Friday , February 3 2023

The InSight Probe Mars opens its mysteries


Pasadena.- "Obtained confirmation!": The American InSight landing on Monday in the land of Martian and already sent the first photo of the red planet's surface.

Seven years of work and seven months to travel in space, the US probe InSight "cocked" and shortly afterwards sent the image.

This millimeter and dangerous efficiency led to the impact of NASA's Jet Propulsion Laboratory (JPL) control center in Pasadena, California.

He directed the "confirmed landing" of the voice of the controller by his colleagues under control, joy and embrace in the celebration.

Since Artifact disembarked in Mars, for the first time since the NASA curiousness vehicle, the only one on the planet is active.

The United States has put artifacts there only to invest these missions in the 2030s with the intention of preparing for the future invasion of human explorers.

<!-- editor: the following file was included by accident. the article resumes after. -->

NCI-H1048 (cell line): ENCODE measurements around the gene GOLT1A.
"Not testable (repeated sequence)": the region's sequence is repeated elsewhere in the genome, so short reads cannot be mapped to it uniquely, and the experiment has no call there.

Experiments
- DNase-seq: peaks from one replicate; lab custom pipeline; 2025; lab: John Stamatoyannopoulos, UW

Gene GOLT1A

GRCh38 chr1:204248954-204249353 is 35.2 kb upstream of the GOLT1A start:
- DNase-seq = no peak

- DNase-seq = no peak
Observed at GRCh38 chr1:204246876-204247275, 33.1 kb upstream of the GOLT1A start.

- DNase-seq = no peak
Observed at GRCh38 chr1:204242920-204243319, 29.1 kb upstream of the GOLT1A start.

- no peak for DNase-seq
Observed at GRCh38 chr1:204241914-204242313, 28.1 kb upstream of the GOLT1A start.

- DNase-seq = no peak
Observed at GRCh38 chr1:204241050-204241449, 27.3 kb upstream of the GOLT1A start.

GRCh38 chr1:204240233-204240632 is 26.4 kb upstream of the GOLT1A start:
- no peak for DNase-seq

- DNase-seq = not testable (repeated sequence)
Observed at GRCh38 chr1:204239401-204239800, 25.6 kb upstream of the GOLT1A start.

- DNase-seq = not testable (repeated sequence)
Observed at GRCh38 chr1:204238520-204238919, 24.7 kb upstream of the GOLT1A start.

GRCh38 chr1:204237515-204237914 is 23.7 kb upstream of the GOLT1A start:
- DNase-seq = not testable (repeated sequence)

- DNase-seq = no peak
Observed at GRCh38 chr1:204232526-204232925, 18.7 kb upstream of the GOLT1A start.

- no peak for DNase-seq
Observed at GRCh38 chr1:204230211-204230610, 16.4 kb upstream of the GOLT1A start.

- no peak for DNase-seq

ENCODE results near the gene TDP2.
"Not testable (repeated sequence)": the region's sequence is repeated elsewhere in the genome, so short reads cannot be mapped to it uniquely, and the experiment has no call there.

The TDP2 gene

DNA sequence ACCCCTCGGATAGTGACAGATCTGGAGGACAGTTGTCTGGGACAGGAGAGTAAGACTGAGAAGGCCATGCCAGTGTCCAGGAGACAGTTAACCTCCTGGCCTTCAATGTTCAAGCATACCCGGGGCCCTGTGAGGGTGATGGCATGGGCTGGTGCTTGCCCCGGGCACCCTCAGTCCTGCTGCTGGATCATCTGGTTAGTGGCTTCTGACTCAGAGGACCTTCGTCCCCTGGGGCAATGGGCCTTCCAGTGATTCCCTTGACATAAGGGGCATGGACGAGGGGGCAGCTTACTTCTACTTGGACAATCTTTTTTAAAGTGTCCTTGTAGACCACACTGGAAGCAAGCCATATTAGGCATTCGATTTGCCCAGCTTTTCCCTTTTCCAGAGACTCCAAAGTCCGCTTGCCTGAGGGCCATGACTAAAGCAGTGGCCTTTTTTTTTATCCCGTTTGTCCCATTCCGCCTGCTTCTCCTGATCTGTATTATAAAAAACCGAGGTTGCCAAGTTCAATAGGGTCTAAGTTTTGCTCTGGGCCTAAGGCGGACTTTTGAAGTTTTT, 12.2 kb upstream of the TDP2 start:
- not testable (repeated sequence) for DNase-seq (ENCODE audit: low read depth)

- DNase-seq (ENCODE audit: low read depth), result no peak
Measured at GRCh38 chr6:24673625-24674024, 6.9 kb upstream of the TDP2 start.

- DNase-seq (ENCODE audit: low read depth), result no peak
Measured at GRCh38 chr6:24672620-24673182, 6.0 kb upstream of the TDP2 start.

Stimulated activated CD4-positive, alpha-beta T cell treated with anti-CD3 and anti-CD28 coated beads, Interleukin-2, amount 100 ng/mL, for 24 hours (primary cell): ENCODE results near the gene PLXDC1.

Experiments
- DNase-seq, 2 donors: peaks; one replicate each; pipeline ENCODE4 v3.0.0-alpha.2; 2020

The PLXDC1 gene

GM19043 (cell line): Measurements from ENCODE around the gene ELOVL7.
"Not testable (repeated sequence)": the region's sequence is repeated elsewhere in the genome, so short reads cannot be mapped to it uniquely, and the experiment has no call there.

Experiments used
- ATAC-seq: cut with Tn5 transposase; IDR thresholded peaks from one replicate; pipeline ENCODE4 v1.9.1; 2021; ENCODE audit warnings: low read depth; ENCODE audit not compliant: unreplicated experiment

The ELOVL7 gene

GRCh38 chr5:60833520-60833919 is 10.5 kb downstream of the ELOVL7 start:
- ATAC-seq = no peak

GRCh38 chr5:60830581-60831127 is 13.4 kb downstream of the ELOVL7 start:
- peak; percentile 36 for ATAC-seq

"My First Photo in March"
The positioning process was perfect: activating the parachute, spreading the legs and reducing the speed of 19.800 km / h to 8 km / h in seven minutes.

NASA "definitely touches the spacecraft surface driving algorithms" before entering the atmosphere into the atmosphere until the temperature reaches 1,500 ° C.

The probes lasted 480 million kilometers at 20,000 km / h, three to four times faster than the rifle bullet, reaching a 10 km radius of 24 km.

He sent two photographic satellites when InSight crossed Mars.
3D Mars
He had to listen to and study the $ 993 million probation for two years in Marsen to reveal the mysteries that he had raised billions of dollars a few years ago.

To find out more about understanding the Earth's formation later on, it is the only rocky planet in the interior of the interior.
Elizabeth Barrett, the major operator of the JPL, said that two or three months should be needed for the tools on the surface and another couple to start receiving data.

The goal is to build a three-dimensional map of a planet, so that "we understand the interior of Mars and we will know it out," said Bruce Banerdt, chief researcher at JPL.

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